After a week of rollercoaster numbers that have generally trended up, the State of California on Friday recorded its highest number of new daily Covid cases since the dark days of January. The number of new cases in the past 24 hours, 14,402, was up more than 50% from the 9,517 cases tallied just the day before. Looking back a little further, the number of new daily cases has nearly doubled in the past nine days, from 7,457 on July 28 to 14,402 on Friday.
Friday’s total is the largest one-day number of new cases since January 27, 2021. It officially puts the current peak of the 2021 summer surge above the peak of the summer surge last year, which saw 12,614 new cases on August 14, 2020. See chart below for trends.
One contributing factor is surely the rise in testing. While daily test numbers had fallen below 30,000 in the state in early July, as of Friday that data point had risen above 250,000. More tests lead to more cases being discovered. But measures not tied to test numbers, such as the 7-day average case rate per 100,000, have also risen markedly.
On Monday, that rate was 16.7 infections per 100,000. On Friday, that number clocked in at 21.1 infections per 100,000. That’s a 26% rise over the course of five days in a number that — unlike daily cases — is averaged over 7 days to minimize volatility.
Likewise the state’s 7-day test positivity rate — another trusted indicator of spread — was up from 6.9% on Monday. That’s an 8% rise. On June 15, the day the state threw off Covid-19 restrictions, the 7-day test positivity rate was 7.1% on Friday. That’s a much less critical rise, but it also coincides with a 25% rise in the number of tests, from about 194,000 on Monday to the aforementioned 250,000 on Friday. An increase in testing tends to drive infection rates down, so the fact that the 7-day test positivity rate has risen at all as testing has risen markedly is notable.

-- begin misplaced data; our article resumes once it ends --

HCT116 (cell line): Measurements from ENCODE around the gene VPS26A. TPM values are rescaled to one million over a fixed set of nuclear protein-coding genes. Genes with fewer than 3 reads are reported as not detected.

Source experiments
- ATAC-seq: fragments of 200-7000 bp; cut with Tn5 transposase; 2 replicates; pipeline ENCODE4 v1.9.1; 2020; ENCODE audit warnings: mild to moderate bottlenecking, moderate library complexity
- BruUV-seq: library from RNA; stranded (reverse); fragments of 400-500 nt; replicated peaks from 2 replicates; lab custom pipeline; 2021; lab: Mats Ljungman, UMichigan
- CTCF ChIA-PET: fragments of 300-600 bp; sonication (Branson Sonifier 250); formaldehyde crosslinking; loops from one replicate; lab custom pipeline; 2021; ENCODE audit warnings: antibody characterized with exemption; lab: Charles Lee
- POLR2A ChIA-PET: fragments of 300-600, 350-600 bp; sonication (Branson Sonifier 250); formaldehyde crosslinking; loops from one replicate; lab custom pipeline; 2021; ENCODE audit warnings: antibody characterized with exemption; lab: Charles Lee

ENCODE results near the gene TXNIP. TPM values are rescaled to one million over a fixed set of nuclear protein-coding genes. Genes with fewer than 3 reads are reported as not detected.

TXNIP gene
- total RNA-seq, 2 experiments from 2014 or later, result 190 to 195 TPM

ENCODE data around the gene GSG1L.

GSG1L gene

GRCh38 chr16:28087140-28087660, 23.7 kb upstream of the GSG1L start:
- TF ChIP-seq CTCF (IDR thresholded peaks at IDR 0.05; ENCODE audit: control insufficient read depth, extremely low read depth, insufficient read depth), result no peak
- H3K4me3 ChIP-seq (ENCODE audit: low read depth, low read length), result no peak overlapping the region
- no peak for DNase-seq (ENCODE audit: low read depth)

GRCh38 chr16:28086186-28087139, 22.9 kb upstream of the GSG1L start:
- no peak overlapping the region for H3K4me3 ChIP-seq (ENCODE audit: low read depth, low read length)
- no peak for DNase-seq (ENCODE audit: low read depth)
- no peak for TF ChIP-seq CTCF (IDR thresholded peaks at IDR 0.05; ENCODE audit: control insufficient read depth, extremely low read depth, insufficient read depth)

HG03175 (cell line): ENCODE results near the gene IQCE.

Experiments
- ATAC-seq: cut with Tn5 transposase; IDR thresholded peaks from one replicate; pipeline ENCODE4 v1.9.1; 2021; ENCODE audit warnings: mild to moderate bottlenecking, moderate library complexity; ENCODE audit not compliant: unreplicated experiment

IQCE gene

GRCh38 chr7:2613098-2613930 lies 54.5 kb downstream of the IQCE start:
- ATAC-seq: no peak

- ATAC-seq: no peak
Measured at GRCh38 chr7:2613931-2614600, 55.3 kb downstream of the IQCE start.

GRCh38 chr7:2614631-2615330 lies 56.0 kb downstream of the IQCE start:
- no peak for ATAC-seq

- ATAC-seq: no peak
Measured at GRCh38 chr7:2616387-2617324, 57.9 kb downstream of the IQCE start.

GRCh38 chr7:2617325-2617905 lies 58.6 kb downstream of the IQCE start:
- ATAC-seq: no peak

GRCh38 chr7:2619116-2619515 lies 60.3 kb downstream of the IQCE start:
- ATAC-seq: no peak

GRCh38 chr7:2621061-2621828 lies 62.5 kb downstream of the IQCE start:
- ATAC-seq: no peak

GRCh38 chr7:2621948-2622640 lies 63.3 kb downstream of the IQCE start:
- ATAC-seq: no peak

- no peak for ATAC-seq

The rises have happened this week even as numbers in the state’s largest county, Los Angeles, may be plateauing. If true, that would mean the rate of spread among the other three quarters of the state’s population is even higher than the statewide averages indicate.
Los Angeles health officials suspect the decrease may be due in part to the indoor mask mandate the county implemented just over two weeks ago.
“We’re not seeing the exponential growth in cases we saw earlier. We look different in terms of the rate of increase compared to other counties. We were the only county at the end of July that’d that mandate,” said L.A. County Director of Public Health Barbara Ferrer on Thursday before noting that L.A.’s 22% daily cases increase over the past week is actually much lower than the 57% increase in new cases statewide over the same period. “Which is what we’re hoping for after implementing an effective public health measure,” she said.
The state meanwhile — particularly embattled Governor Gavin Newsom — resisted putting such a mask mandate in place, waiting until July 28 to make the move. That could put the state at large 10 days behind L.A. County — if residents comply and if those added 10 days didn’t put the region across an infection threshold that’s more difficult to come back from.
In fact, the lagging indicator of hospitalizations has also begun to rise markedly. On Wednesday, Covid-related hospitalizations in California had blown up 97% over the previous 10 days, bringing the total of hospitalized Covid-19 patients in the state to 5,282. The number of Covid patients in state ICUs was up at close to the same rate — 88% — to 1,135. On Friday, Covid-related hospitalizations had risen another 8.5%. to 5,732. The number of ICU patients in the state suffering from Covid on Friday had not yet been released as of 1 p.m.
Deaths related to Covid, the final lagging indicator, have also begun to slowly rise — albeit in comparatively small numbers to those seen last summer — from 15 on Saturday to 37 on Friday.
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